Late one evening in the early '70s (friends disagree on the exact year), a group of women flagged down Jessica's cab and dumped a very drunk, petite, fiery woman in the back seat with instructions to take her home. Jessica liked the woman — Carol Anne Burger — and the two became friends. In time, however, life carried each in a separate direction. Carol moved to Hawaii and became a scuba instructor. Jessica moved to Miami, where she worked at a series of tech companies and began hosting her show.

In 1998, Jessica took out a classified ad in a local GLBT newspaper. She was particularly intrigued by the clever response of a diving instructor named Carol living in Boca Raton. When the two met, they realized they'd dated 20 years earlier.

Carol was another well-read, worldly woman from New York. She was smaller, with a wild blond mane and a smile that lodged in the memories of the people she met. Like Jessica, Carol was verbose and passionate about politics. She quoted Shakespeare and liked fine dining, obscure trivia, and relaxing with her greyhound, Cleo, in front of the TV, where she'd watch her favorite show, CSI. Growing up, she'd been a tomboy and a bit of a wild child. She attended the original Woodstock. (On the 25th anniversary of the festival, she bragged to a Palm Beach Post reporter: "I did inhale.") In her 20s, she worked as a photographer as well as a scuba instructor, bouncing between New York and Hawaii before moving to Florida in the late '80s. She worked at the now-defunct Delray Beach Times and Twin Cities News in Pompano Beach before landing a job writing for Credit Union Times, where she won awards for her coverage of the Oklahoma City bombing in 1995.

She told friends that most of her family had shunned her because of her sexual orientation. (Her family says it was actually Carol who cut communications, saying their conservative beliefs were too frustrating to deal with.) Her closest friends recall a gentle, sensitive woman. "If Carol found a cricket in the house," friend Helen Gale remembers, "she would gently scoop him up and take him outside and let him go. Sometimes she got upset if she thought she hurt an animal."

Carol appreciated the secure feeling she had around Jessica, and Jessica liked Carol's free spirit and tenderness. Soon they were spending every free moment together. One night when Jessica was away on business, they talked to each other on the phone until the sun came up. They decided to buy a house together in 2000, on Churchill Drive, in a quiet, diverse subdivision on the east side of Boynton Beach. The couple made quick friends. Neighborhood children came over to watch movies and play with the peaceful greyhounds. On hot days, Jess and Carol would pass out old-timey glass bottles of Coke.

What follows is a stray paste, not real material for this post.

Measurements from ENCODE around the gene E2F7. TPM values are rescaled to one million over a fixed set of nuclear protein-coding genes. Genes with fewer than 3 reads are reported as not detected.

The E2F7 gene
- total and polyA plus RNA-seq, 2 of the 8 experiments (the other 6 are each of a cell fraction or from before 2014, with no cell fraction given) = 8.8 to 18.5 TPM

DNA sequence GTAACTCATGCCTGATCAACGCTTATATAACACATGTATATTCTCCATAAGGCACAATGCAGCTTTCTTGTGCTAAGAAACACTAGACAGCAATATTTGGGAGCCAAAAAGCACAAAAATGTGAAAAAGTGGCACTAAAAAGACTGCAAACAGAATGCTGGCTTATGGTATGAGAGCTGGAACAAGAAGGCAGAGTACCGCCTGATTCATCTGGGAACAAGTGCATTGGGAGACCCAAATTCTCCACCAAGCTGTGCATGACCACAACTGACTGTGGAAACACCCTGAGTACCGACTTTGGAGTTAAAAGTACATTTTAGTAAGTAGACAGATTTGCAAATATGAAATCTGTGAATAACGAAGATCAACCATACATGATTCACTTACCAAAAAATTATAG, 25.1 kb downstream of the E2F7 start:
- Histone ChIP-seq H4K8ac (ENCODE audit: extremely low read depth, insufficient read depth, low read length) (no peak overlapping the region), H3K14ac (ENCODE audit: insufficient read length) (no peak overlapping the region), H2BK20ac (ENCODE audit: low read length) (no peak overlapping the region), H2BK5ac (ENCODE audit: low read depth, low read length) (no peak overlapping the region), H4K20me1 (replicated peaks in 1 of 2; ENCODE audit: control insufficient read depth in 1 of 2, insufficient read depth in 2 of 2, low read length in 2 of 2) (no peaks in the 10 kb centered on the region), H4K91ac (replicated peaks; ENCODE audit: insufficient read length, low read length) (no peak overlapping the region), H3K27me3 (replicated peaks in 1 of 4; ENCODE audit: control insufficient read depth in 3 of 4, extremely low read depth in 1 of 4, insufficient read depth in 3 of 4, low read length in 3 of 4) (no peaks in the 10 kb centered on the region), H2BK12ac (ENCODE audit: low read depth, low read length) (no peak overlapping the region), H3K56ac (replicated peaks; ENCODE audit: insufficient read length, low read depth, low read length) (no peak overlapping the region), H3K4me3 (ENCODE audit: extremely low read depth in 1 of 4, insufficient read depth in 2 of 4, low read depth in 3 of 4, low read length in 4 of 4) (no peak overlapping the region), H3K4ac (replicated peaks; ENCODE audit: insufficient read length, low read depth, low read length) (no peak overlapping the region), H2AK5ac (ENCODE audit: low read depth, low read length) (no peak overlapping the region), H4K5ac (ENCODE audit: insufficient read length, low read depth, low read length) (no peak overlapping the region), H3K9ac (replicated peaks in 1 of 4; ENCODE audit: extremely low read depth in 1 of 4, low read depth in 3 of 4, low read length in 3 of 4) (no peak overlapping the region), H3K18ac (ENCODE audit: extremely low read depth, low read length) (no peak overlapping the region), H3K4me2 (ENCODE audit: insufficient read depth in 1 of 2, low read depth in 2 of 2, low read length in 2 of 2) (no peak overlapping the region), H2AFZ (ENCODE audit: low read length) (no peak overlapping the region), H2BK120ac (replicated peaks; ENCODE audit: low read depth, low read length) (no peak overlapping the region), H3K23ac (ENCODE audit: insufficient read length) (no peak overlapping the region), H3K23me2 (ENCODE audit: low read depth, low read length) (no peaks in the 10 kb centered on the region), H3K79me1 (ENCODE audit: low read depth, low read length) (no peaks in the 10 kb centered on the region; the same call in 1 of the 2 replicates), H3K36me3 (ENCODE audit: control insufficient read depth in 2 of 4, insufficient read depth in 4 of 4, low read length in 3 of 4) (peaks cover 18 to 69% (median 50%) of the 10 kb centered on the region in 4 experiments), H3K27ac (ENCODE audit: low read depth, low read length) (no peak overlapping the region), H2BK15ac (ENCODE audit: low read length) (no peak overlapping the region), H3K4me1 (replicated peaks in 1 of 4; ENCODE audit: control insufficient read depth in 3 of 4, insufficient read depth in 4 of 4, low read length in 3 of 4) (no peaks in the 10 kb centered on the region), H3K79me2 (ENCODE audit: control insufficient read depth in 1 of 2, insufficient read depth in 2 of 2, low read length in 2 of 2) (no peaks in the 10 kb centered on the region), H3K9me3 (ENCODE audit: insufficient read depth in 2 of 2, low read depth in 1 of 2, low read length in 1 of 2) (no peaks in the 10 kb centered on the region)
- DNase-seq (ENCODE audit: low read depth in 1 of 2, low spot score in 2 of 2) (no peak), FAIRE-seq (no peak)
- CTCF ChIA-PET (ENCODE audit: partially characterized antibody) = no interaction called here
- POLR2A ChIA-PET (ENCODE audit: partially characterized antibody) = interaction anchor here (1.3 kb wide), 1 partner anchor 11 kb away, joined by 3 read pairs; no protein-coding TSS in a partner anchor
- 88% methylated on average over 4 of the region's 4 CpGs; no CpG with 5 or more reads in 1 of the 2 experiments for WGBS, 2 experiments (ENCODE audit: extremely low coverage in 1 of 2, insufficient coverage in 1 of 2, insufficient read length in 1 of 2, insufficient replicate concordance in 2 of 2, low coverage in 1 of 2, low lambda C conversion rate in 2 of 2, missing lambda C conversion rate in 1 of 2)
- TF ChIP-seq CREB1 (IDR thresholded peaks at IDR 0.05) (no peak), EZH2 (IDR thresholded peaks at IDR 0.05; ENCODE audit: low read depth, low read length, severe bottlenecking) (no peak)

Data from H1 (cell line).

When they noticed conservative bumper stickers on a new neighbor's car, the women baked a welcoming cake and brought it over to announce — in front of the children — "We're gay!" As a couple, they were ardent, vociferous participants in the political process. "If there was a rally anywhere around here," a neighbor recalls, "they were the first two there, with signs." After George W. Bush moved troops into Iraq in 2003, Jessica and Carol started flying their American flag upside down.

Jessica was the moneymaker, always suave, always the first with a sharp, witty joke. Carol was the dreamer, at home in the vastness of water, a freelance writer — and also financially dependent upon Jessica. Money eventually became a contentious issue for the seemingly happy couple.

Another point of tension: Jessica's family didn't like Carol. Early in the relationship, while they were staying with Jessica's parents in New York, Jessica's mom caught Carol smoking pot. On another trip, as the couple said goodbye to Jessica's family at LaGuardia Airport, Carol realized she'd forgotten her laptop and began shrieking at Jessica. "She threw a childish tantrum," Sibyl says. "She made an awful, embarrassing scene in the middle of the airport. Even security wanted to know what the problem was."

Other people witnessed Carol's tantrums too. One morning, as a lawn service was cutting down a neighbor's branches with a chain saw, Carol bolted out of her house, phone in hand, screaming at the startled landscapers. "It was 11 a.m. on a weekday," the neighbor remembers. "I kept telling her, 'You're out of line here, Carol. You're out of control right now.' But you could tell by the look in her eye at the time, there's no way to describe it other than just pure 'crazy.' "

A few days later, Jessica apologized for Carol's behavior.


Despite their growing problems, the couple couldn't resist the chance to make a political statement. In 2005, not long after the Massachusetts Supreme Court legalized same-sex marriage in that state, Carol and Jessica flew up for a ceremony of their own. The reception party, paid for by Jessica's parents, was held in Connecticut.

By then, though, friends noticed the couple fighting more frequently. At a party just after the wedding, the women had to excuse themselves for the duration of dinner to go to another room and argue.

Near the end of 2007, Carol and Jessica began telling friends they were separated but still sharing the house until they could sell it. Carol slept in the guest room, and the two would go days without speaking to each other. She told friends that she and Jessica wanted to divide their property and go separate ways, but neither woman trusted the other enough to sell the house and split the money fairly. And a traditional divorce wasn't an option: Since their marriage wasn't recognized in Florida, they couldn't get a divorce here; and since they didn't live in Massachusetts, they couldn't get a divorce there.

Then Carol lost her job at the Credit Union Times. She applied for — and started receiving — unemployment benefits. Meanwhile, Jessica bought a BMW and began seeing another woman, a feminist writer living in Massachusetts named Wendy Hunter Roberts.